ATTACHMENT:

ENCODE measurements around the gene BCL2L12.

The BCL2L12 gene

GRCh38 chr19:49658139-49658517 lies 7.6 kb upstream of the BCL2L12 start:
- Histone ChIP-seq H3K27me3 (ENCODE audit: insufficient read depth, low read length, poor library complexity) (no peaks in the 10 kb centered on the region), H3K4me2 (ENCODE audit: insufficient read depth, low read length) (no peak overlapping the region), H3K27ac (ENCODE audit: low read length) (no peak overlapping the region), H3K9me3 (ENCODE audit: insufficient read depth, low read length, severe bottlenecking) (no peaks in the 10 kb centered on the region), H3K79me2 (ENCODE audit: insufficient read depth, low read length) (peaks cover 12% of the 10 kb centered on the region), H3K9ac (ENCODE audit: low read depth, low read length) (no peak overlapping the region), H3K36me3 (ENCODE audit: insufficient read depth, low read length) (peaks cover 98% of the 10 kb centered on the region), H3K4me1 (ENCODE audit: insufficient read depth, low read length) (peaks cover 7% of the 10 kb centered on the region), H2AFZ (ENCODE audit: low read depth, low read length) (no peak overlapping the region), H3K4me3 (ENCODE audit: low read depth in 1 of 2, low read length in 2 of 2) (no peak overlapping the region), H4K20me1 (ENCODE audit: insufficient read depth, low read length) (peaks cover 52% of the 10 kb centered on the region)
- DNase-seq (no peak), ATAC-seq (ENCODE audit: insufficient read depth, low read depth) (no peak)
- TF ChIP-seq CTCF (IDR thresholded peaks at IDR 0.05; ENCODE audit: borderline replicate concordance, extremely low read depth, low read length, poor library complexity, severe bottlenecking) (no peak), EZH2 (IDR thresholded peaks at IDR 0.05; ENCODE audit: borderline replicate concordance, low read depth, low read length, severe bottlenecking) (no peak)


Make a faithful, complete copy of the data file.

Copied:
ENCODE measurements around the gene BCL2L12.

The BCL2L12 gene

GRCh38 chr19:49658139-49658517 lies 7.6 kb upstream of the BCL2L12 start:
- Histone ChIP-seq H3K27me3 (ENCODE audit: insufficient read depth, low read length, poor library complexity) (no peaks in the 10 kb centered on the region), H3K4me2 (ENCODE audit: insufficient read depth, low read length) (no peak overlapping the region), H3K27ac (ENCODE audit: low read length) (no peak overlapping the region), H3K9me3 (ENCODE audit: insufficient read depth, low read length, severe bottlenecking) (no peaks in the 10 kb centered on the region), H3K79me2 (ENCODE audit: insufficient read depth, low read length) (peaks cover 12% of the 10 kb centered on the region), H3K9ac (ENCODE audit: low read depth, low read length) (no peak overlapping the region), H3K36me3 (ENCODE audit: insufficient read depth, low read length) (peaks cover 98% of the 10 kb centered on the region), H3K4me1 (ENCODE audit: insufficient read depth, low read length) (peaks cover 7% of the 10 kb centered on the region), H2AFZ (ENCODE audit: low read depth, low read length) (no peak overlapping the region), H3K4me3 (ENCODE audit: low read depth in 1 of 2, low read length in 2 of 2) (no peak overlapping the region), H4K20me1 (ENCODE audit: insufficient read depth, low read length) (peaks cover 52% of the 10 kb centered on the region)
- DNase-seq (no peak), ATAC-seq (ENCODE audit: insufficient read depth, low read depth) (no peak)
- TF ChIP-seq CTCF (IDR thresholded peaks at IDR 0.05; ENCODE audit: borderline replicate concordance, extremely low read depth, low read length, poor library complexity, severe bottlenecking) (no peak), EZH2 (IDR thresholded peaks at IDR 0.05; ENCODE audit: borderline replicate concordance, low read depth, low read length, severe bottlenecking) (no peak)